Once the wind farm is built, Cape Wind will be the closest source of power for most of the Cape and Islands. Since the electricity produced by Cape Wind will enter the grid in the town of Barnstable, the power produced by the wind farm will be used on the Cape and Islands.
The electricity produced by Cape Wind will help offset the power from dirty fossil fuel plants located in New England.
Similar to other commodities, such as gas, wheat and corn, electric power is bought and sold. An organization called New England ISO manages the market. Given the minute-to-minute interactions of the market and regulatory oversight, the process of buying and selling is extremely complex.
Electric power is sold under long-term contracts and on the spot market (also known as the residual wholesale electricity market, or “residual” market).
Long-term contracts are agreements between power producers and users (mostly utilities) to purchase or sell power over a fixed term (generally three to twenty years). The price of fossil fuel is subject to the market forces of supply and demand (and the price of oil can also be affected by cartel manipulations).
Electricity producers whose plants use fossil fuels are reluctant to offer fixed-price long-term contracts as they cannot predict the market prices of their fuel. But because wind fuel is free and operating and maintenance costs are highly predictable, electricity producers who use wind power can offer long-term fixed price contracts. These long-term contracts will help stabilize the market and produce downward pressure on electricity prices.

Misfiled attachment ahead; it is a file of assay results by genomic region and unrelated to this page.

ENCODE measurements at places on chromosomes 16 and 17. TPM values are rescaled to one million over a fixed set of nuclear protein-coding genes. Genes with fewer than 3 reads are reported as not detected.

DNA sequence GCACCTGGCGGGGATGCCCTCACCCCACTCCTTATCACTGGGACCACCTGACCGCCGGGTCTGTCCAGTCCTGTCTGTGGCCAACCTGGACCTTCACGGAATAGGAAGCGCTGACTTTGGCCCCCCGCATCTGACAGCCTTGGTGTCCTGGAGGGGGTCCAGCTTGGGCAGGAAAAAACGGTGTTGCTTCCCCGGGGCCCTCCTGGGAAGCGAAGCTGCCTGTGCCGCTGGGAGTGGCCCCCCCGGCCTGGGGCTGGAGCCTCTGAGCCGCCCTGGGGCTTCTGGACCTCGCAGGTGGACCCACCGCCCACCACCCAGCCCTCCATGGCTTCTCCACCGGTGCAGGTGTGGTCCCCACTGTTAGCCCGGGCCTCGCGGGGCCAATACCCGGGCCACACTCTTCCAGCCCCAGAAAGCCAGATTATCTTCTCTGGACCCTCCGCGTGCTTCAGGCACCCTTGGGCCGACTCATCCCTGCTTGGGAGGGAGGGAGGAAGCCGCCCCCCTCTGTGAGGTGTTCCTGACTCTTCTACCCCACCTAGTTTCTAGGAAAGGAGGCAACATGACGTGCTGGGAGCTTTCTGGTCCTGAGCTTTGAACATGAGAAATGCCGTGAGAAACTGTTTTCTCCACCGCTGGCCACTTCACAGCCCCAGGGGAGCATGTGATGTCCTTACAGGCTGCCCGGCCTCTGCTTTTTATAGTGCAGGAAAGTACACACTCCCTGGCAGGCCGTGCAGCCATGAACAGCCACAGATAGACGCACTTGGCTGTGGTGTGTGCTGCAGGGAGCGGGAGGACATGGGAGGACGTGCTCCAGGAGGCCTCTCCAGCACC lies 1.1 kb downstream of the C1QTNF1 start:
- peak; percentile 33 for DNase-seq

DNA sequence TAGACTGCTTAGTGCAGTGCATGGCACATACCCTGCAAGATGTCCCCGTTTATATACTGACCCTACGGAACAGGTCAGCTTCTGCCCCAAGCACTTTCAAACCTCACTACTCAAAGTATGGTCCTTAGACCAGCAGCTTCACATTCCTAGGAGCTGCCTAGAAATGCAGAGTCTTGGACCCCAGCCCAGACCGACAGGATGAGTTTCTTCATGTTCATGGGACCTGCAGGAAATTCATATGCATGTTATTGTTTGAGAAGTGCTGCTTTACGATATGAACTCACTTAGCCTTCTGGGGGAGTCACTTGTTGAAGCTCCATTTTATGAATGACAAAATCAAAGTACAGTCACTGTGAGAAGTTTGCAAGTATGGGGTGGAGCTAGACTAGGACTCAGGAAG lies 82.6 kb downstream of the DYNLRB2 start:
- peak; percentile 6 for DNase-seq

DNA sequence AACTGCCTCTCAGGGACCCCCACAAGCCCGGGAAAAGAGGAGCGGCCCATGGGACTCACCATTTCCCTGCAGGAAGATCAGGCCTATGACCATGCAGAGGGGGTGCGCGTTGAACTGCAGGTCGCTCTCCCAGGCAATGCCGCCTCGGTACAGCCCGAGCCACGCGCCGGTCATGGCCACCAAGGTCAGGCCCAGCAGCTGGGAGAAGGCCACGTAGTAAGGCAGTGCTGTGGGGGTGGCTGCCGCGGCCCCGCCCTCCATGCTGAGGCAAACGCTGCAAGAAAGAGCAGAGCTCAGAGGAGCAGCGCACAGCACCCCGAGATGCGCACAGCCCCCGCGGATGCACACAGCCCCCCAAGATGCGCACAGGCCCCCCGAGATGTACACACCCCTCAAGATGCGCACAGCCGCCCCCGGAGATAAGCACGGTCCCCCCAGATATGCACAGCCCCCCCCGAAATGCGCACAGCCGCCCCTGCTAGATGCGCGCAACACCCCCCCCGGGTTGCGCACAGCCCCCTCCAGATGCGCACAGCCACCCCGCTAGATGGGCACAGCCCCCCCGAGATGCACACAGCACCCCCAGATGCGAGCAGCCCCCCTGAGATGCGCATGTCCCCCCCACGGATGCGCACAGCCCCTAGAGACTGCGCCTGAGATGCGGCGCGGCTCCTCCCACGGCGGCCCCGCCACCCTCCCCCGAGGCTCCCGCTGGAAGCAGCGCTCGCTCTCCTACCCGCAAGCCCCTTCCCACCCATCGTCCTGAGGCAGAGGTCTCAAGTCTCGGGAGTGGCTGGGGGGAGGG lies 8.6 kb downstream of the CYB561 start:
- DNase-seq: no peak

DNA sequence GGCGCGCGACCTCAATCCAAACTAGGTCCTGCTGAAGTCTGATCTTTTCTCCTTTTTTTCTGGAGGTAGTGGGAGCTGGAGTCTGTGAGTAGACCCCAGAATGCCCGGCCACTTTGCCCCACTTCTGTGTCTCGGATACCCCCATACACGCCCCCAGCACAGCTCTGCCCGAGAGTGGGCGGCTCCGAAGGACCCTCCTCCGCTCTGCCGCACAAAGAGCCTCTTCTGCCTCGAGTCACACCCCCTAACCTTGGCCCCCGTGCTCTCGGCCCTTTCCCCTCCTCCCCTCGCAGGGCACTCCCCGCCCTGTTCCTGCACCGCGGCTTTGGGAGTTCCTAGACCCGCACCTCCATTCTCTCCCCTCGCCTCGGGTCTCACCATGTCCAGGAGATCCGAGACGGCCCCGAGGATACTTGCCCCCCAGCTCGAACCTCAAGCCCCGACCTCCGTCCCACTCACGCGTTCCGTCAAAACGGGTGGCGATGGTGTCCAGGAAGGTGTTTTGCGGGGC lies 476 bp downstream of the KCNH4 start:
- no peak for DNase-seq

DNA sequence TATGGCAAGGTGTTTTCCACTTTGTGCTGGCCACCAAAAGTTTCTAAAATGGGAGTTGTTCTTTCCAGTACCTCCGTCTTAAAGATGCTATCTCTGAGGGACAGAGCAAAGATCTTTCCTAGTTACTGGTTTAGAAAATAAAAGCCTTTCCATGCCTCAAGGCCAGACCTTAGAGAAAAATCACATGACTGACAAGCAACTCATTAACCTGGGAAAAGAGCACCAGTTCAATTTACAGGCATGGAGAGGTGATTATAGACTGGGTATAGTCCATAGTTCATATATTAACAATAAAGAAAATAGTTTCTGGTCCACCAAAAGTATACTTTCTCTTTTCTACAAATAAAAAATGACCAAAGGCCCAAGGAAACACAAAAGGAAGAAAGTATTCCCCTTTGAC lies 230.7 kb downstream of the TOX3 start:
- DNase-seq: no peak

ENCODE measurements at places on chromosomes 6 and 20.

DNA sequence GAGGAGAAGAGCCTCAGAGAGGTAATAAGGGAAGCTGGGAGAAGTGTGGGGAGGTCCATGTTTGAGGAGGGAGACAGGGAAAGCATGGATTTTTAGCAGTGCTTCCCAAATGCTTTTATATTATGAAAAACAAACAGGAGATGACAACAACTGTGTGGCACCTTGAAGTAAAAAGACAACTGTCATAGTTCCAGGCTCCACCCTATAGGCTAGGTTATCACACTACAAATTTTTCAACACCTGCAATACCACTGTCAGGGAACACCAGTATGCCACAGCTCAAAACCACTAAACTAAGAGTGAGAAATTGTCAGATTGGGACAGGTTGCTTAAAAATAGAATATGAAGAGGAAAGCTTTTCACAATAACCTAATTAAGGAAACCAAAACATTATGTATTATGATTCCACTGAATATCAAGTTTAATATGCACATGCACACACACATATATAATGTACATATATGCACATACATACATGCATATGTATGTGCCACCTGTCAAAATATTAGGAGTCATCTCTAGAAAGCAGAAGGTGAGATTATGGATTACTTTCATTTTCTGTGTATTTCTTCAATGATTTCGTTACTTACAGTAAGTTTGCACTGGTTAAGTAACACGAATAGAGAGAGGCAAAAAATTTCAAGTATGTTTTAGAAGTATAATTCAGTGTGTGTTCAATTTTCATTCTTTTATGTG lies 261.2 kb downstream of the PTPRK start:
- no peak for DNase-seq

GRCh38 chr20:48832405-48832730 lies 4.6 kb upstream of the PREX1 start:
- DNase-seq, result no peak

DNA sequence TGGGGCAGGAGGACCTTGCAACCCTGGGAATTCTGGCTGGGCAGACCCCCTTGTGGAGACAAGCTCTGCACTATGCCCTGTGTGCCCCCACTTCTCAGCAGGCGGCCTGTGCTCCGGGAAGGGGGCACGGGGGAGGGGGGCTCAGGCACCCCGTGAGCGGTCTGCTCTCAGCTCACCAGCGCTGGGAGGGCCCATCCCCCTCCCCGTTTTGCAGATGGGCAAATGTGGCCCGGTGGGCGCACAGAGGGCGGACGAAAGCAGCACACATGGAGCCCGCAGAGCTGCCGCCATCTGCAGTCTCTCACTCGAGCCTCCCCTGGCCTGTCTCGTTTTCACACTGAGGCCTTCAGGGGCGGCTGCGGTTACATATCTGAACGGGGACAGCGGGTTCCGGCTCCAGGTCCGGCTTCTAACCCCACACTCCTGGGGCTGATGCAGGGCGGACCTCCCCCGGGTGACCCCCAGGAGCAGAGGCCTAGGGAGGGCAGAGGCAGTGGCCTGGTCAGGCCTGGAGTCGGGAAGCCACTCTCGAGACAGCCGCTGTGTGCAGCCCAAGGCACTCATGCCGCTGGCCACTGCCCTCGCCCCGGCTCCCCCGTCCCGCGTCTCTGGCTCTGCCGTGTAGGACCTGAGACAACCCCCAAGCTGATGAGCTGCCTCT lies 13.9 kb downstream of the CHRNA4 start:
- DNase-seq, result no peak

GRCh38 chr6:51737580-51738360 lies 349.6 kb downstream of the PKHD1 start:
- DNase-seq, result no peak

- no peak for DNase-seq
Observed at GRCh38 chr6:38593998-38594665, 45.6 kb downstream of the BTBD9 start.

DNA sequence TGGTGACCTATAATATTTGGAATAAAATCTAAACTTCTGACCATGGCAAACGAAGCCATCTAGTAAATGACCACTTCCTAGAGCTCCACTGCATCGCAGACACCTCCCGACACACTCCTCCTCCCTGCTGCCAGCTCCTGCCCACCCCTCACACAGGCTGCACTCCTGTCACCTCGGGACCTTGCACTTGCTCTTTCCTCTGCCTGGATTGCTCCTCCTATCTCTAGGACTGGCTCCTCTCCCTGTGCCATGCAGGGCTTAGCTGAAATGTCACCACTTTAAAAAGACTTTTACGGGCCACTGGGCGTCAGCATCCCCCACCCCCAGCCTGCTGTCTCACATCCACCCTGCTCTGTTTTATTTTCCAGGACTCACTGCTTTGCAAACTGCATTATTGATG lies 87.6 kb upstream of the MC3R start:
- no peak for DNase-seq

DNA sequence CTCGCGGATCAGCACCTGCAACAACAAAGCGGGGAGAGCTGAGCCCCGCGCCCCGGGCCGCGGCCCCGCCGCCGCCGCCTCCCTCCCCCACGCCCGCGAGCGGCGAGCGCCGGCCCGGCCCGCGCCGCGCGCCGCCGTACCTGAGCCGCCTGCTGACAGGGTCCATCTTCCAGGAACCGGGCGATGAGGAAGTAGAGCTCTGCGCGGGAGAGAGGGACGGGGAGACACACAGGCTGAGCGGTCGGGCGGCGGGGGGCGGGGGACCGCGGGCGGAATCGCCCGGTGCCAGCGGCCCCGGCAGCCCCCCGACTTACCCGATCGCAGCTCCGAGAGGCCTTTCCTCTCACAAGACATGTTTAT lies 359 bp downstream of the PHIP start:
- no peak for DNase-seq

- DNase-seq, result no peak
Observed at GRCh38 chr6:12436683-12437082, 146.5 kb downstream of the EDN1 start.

The spot (or “residual”) market allows power producers and utilities to buy and sell power throughout the day. The New England Independent System Operators (ISO) market matches power suppliers and consumers using a unique form of auction. Providers bid one day in advance on how much power they can provide at what rate. The New England ISO then “stacks” these bids from low to high (in dollar terms). The actual price paid that day for power is the highest bid price in the stack that was actually used to provide power across the grid.
Cape Wind will be able to bid “$0” (because the fuel—wind—is free) for the energy it provides, lowering the overall cost of that day’s market. A leading electric economic consulting firm estimates the Cape Wind park will save New England more than $800 million in energy costs over the next two decades.Supplying Cape Cod's Electricity :: Where the Energy Will Go